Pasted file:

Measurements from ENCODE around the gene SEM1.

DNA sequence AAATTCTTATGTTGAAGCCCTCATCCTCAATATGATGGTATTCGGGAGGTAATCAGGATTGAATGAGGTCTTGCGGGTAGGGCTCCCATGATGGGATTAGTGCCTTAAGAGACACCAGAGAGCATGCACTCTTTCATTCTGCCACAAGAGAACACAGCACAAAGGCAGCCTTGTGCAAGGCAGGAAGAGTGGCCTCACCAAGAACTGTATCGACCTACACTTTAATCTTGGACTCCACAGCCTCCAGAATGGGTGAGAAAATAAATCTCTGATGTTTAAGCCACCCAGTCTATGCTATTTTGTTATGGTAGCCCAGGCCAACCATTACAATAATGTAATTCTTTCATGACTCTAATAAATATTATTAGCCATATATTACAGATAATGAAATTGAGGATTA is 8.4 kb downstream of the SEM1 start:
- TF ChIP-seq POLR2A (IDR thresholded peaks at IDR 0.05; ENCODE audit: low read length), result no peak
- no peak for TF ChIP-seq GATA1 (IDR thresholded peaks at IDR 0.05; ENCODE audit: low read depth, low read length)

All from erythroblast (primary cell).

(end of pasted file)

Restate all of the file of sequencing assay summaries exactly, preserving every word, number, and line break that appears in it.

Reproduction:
Measurements from ENCODE around the gene SEM1.

DNA sequence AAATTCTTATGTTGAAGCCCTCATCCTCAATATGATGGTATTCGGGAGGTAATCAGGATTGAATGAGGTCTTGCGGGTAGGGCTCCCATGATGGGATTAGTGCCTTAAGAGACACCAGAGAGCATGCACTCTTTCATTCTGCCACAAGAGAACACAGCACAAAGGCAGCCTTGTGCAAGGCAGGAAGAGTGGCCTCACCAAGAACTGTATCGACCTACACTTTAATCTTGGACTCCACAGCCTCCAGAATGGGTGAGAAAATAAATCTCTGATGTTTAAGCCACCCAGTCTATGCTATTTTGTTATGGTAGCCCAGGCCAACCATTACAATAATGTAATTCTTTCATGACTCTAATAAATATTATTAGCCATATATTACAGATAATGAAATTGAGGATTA is 8.4 kb downstream of the SEM1 start:
- TF ChIP-seq POLR2A (IDR thresholded peaks at IDR 0.05; ENCODE audit: low read length), result no peak
- no peak for TF ChIP-seq GATA1 (IDR thresholded peaks at IDR 0.05; ENCODE audit: low read depth, low read length)

All from erythroblast (primary cell).